At the conclusion of its search, the police board submitted three finalists to Emanuel, but he instead opted to go his own way, picking Eddie Johnson, a Chicago police veteran and the department’s then-chief of patrol. Johnson, an African American man who grew up in Cabrini-Green Homes, did not submit his name for the job, but accepted it nonetheless.
Wooten spent 13 years in the Gresham District, which was previously under Johnson’s command. Wooten spoke highly of Johnson’s community outreach efforts during his time in the Gresham District, noting that “everybody loved him” as commander. Leading the department, though, Johnson has less time for relationship-building with community members.
“Supt. Johnson is very community-oriented,” Wooten said. “But being superintendent, he can’t be as community oriented as [he was] when he was commander.”
With the Justice Department investigating and Johnson settling in at the helm of the police department, murders in Chicago surged.
“The bad guy has become emboldened to do what they do because the national narrative is against the police right now,” Johnson said in late 2016.
The Sun-Times reported 781 people were murdered in Chicago in 2016, the most in any year since the mid-1990s. In the years since, though, that total has fallen sharply. In 2019, Chicago is on pace to see about half of 2016’s total, with 157 murders reported through mid-May, according to a log maintained by the Sun-Times.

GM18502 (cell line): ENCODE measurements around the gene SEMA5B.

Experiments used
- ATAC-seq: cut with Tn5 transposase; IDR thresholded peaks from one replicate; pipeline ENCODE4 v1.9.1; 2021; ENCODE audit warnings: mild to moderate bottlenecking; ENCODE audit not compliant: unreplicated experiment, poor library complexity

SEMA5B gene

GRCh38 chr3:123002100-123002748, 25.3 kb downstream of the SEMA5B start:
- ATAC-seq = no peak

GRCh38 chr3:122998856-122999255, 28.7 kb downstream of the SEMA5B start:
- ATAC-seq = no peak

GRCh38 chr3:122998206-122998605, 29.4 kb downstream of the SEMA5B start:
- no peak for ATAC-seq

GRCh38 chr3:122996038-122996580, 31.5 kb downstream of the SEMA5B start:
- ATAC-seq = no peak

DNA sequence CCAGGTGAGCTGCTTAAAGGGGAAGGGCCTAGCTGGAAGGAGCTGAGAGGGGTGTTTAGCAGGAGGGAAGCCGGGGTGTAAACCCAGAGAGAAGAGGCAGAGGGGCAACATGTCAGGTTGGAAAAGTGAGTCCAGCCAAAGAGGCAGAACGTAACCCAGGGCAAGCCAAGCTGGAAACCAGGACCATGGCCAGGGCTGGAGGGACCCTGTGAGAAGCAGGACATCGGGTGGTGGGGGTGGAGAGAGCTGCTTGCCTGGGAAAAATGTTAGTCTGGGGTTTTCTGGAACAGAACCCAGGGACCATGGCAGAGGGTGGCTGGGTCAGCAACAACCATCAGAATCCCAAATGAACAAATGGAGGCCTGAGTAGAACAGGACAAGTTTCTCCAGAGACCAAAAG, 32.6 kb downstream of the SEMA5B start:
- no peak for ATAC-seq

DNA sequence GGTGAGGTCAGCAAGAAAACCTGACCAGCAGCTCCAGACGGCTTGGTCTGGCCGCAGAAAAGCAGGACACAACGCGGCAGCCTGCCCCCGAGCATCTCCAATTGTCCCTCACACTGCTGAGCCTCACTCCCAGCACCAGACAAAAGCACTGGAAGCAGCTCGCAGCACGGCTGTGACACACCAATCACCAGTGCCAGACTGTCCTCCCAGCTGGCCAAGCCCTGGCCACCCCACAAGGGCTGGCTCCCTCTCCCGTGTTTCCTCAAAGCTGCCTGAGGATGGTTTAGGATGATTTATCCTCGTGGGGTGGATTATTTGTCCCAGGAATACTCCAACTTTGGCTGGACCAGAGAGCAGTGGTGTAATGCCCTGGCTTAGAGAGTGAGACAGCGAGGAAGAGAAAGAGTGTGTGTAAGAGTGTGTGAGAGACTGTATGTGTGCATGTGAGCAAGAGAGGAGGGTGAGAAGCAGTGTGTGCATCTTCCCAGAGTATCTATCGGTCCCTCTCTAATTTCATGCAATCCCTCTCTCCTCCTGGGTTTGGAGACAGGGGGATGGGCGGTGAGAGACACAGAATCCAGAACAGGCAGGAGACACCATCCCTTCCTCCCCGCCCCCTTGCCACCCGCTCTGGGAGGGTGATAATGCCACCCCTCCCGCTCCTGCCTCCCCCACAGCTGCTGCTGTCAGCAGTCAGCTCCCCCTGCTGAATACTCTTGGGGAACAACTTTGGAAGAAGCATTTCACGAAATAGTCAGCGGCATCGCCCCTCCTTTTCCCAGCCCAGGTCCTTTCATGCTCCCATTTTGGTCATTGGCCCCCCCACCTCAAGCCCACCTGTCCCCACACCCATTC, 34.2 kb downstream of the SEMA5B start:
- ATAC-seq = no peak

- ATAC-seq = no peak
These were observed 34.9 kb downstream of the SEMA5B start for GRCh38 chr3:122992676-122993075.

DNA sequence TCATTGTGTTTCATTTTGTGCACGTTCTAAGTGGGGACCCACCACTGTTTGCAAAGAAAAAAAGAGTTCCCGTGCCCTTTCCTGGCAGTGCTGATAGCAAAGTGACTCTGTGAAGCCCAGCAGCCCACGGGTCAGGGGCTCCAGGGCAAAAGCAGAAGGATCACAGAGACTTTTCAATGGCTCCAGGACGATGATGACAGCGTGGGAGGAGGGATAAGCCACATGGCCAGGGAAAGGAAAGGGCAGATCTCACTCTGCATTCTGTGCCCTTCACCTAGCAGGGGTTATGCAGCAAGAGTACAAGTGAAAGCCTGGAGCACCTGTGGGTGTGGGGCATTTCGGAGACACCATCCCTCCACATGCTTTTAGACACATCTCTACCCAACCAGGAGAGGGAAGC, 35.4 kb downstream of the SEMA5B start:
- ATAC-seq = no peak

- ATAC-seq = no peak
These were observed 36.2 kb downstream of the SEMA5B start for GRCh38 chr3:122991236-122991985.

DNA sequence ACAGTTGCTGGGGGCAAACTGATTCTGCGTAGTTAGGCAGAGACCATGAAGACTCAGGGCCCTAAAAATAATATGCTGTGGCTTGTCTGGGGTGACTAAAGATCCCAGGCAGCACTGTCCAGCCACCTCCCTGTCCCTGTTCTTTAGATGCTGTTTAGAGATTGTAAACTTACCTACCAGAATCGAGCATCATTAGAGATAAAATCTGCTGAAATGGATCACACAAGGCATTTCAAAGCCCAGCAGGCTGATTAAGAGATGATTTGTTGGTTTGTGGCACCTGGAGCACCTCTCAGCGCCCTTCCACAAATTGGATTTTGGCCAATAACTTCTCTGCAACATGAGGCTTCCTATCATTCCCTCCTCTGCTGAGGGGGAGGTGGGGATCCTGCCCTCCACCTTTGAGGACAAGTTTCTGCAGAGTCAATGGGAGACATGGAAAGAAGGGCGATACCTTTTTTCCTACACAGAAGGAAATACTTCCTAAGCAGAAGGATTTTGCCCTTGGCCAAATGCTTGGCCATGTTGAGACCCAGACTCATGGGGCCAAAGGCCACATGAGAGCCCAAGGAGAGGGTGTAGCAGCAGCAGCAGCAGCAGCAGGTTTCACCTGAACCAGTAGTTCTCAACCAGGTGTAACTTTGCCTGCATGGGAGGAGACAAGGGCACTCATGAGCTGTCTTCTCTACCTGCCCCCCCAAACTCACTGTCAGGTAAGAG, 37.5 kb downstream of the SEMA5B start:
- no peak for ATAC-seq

The Justice Department’s long-awaited findings were unveiled in January 2017.
“We found that the Chicago Police Department engaged in a pattern or practice of using excessive force, including deadly force and non-deadly force. This pattern included . . . shooting at people who presented no immediate threat and tazing people for not following verbal commands,” said Vanita Gupta, then the Justice Department’s head of civil rights.
Former U.S. Attorney General Loretta Lynch said the report found “reasonable cause” that the police department engaged in a pattern of using excessive force in violation of the Fourth Amendment of the U.S. Constitution. She blamed that partially on “severely deficient training procedures” and “accountability systems.”